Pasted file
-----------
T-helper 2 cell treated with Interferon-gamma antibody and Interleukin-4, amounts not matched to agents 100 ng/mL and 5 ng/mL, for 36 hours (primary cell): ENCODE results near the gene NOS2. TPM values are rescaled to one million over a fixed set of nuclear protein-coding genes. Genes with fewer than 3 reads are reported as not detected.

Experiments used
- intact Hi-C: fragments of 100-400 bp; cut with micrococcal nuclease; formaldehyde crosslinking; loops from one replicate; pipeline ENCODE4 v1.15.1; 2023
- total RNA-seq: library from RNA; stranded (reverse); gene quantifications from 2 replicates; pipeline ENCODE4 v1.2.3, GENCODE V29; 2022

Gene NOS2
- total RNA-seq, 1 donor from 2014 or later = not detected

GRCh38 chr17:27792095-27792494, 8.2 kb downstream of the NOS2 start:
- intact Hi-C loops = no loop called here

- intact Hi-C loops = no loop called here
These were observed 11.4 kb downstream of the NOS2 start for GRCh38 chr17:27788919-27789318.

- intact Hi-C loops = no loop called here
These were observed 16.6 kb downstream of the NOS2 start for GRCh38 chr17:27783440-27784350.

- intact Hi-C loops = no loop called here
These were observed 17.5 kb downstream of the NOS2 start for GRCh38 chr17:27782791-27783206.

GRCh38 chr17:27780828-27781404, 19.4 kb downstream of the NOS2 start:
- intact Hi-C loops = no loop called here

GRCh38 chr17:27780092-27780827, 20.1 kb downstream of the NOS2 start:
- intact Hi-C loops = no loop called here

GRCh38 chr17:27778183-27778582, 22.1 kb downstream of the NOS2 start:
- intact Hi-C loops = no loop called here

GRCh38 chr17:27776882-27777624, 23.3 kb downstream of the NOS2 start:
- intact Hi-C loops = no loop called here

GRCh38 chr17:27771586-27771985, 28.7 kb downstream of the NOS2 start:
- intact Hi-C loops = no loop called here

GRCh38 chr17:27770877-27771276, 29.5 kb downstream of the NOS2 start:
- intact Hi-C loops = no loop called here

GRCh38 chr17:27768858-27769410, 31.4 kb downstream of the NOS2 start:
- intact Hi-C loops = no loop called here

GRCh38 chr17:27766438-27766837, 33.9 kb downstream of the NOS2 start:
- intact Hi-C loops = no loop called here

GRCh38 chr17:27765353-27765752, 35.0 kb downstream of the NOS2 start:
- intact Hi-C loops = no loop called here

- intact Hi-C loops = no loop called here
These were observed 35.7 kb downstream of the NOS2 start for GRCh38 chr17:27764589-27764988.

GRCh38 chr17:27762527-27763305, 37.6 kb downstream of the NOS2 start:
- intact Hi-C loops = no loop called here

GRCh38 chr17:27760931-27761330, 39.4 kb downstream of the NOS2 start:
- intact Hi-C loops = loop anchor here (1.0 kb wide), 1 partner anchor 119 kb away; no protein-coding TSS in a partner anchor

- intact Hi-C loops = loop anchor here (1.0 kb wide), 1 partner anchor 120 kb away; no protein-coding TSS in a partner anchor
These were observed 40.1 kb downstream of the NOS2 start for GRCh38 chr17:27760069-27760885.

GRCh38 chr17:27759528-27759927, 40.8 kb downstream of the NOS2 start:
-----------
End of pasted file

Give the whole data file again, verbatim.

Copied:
T-helper 2 cell treated with Interferon-gamma antibody and Interleukin-4, amounts not matched to agents 100 ng/mL and 5 ng/mL, for 36 hours (primary cell): ENCODE results near the gene NOS2. TPM values are rescaled to one million over a fixed set of nuclear protein-coding genes. Genes with fewer than 3 reads are reported as not detected.

Experiments used
- intact Hi-C: fragments of 100-400 bp; cut with micrococcal nuclease; formaldehyde crosslinking; loops from one replicate; pipeline ENCODE4 v1.15.1; 2023
- total RNA-seq: library from RNA; stranded (reverse); gene quantifications from 2 replicates; pipeline ENCODE4 v1.2.3, GENCODE V29; 2022

Gene NOS2
- total RNA-seq, 1 donor from 2014 or later = not detected

GRCh38 chr17:27792095-27792494, 8.2 kb downstream of the NOS2 start:
- intact Hi-C loops = no loop called here

- intact Hi-C loops = no loop called here
These were observed 11.4 kb downstream of the NOS2 start for GRCh38 chr17:27788919-27789318.

- intact Hi-C loops = no loop called here
These were observed 16.6 kb downstream of the NOS2 start for GRCh38 chr17:27783440-27784350.

- intact Hi-C loops = no loop called here
These were observed 17.5 kb downstream of the NOS2 start for GRCh38 chr17:27782791-27783206.

GRCh38 chr17:27780828-27781404, 19.4 kb downstream of the NOS2 start:
- intact Hi-C loops = no loop called here

GRCh38 chr17:27780092-27780827, 20.1 kb downstream of the NOS2 start:
- intact Hi-C loops = no loop called here

GRCh38 chr17:27778183-27778582, 22.1 kb downstream of the NOS2 start:
- intact Hi-C loops = no loop called here

GRCh38 chr17:27776882-27777624, 23.3 kb downstream of the NOS2 start:
- intact Hi-C loops = no loop called here

GRCh38 chr17:27771586-27771985, 28.7 kb downstream of the NOS2 start:
- intact Hi-C loops = no loop called here

GRCh38 chr17:27770877-27771276, 29.5 kb downstream of the NOS2 start:
- intact Hi-C loops = no loop called here

GRCh38 chr17:27768858-27769410, 31.4 kb downstream of the NOS2 start:
- intact Hi-C loops = no loop called here

GRCh38 chr17:27766438-27766837, 33.9 kb downstream of the NOS2 start:
- intact Hi-C loops = no loop called here

GRCh38 chr17:27765353-27765752, 35.0 kb downstream of the NOS2 start:
- intact Hi-C loops = no loop called here

- intact Hi-C loops = no loop called here
These were observed 35.7 kb downstream of the NOS2 start for GRCh38 chr17:27764589-27764988.

GRCh38 chr17:27762527-27763305, 37.6 kb downstream of the NOS2 start:
- intact Hi-C loops = no loop called here

GRCh38 chr17:27760931-27761330, 39.4 kb downstream of the NOS2 start:
- intact Hi-C loops = loop anchor here (1.0 kb wide), 1 partner anchor 119 kb away; no protein-coding TSS in a partner anchor

- intact Hi-C loops = loop anchor here (1.0 kb wide), 1 partner anchor 120 kb away; no protein-coding TSS in a partner anchor
These were observed 40.1 kb downstream of the NOS2 start for GRCh38 chr17:27760069-27760885.

GRCh38 chr17:27759528-27759927, 40.8 kb downstream of the NOS2 start: